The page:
More Brexit drama as European Union offers extension, with catch
The latest spin on Brexit suggests that perhaps the European Union is willing to extend the article 50 move, so having said that it’s likely that we will get even more volatility when it comes to the Euro and more importantly the British pound.
Theresa May has sent a letter to the European Union, requesting a delay of the article 50. She suggested that she was confident that she can push the deal through Parliament, which of course is a bit of a laugh as MPs have voted her down twice before. Beyond that, hardliners continue to suggest that having a “no deal Brexit” is better than the offer that the European Union put on the table. With this, it’s a bit hard to see how we go forward for any length of time, but on the other side of the English Channel the European Union isn’t exactly strong either. At this point, the question is whether or not the European Union can afford to lose the United Kingdom after all? The reality is that it probably can’t.
There have been plenty of speculative comments on both sides of the equation, suggesting that perhaps the situation isn’t getting any more clear at this point.
Looking at the overall picture, it’s obvious that we still have a lot of concerns out there. One of the ones that is starting to pick up steam is that Theresa May could possibly be forced to resign, as she simply can’t get the job done. This of course could throw the currency markets into disarray, as we still don’t understand where we are going next.
Another rumor is that Teresa May is going to have a press conference in front of Number 10 Downing on Wednesday night, perhaps in yet another attempt to save the deal. One thing is for sure, as we continue to go forward, it’s very likely that the odds of a “no deal Brexit” are increasing.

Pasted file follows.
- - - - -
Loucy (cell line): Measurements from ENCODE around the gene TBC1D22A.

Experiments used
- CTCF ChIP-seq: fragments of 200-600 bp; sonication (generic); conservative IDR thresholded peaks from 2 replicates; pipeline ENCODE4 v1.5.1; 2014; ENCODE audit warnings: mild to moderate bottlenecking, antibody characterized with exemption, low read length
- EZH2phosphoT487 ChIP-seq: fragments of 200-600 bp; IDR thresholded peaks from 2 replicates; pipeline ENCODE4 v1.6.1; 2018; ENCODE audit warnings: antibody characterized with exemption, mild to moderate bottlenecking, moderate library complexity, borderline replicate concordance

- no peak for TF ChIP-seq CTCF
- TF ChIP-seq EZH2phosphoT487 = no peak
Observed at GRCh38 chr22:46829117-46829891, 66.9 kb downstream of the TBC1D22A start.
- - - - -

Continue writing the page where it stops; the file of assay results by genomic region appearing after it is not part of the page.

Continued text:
Reaction to the request for an extension
It appears that there has been a mix of frustration and anger due to her extension request, both from bureaucrats in Brussels and opposition MPs in the British Parliament. The biggest complaint is that the PM is refusing to adjust the plan or be flexible at all. After all, her plan has failed twice, and it’s very likely that it will only fail again. At this point, most people on the opposition suggest that this is only making a bad situation worse.
Beyond that, the French Foreign Minister has already stated that the extension will only be granted if Theresa May can get the plan through Parliament. Essentially, the European Union is playing hardball, but at the end they have just as much to lose as the United Kingdom does.
At this point, it’s obvious that we will continue to see volatility in the British pound and perhaps even the FTSE 100, as we have seen so much in the way of uncertainty which is simply not going away. As the situation has crossed the 1000th day since the referendum, anything with United Kingdom attached to it will continue to be noisy to say the least. It appears that we are nowhere near a resolution still.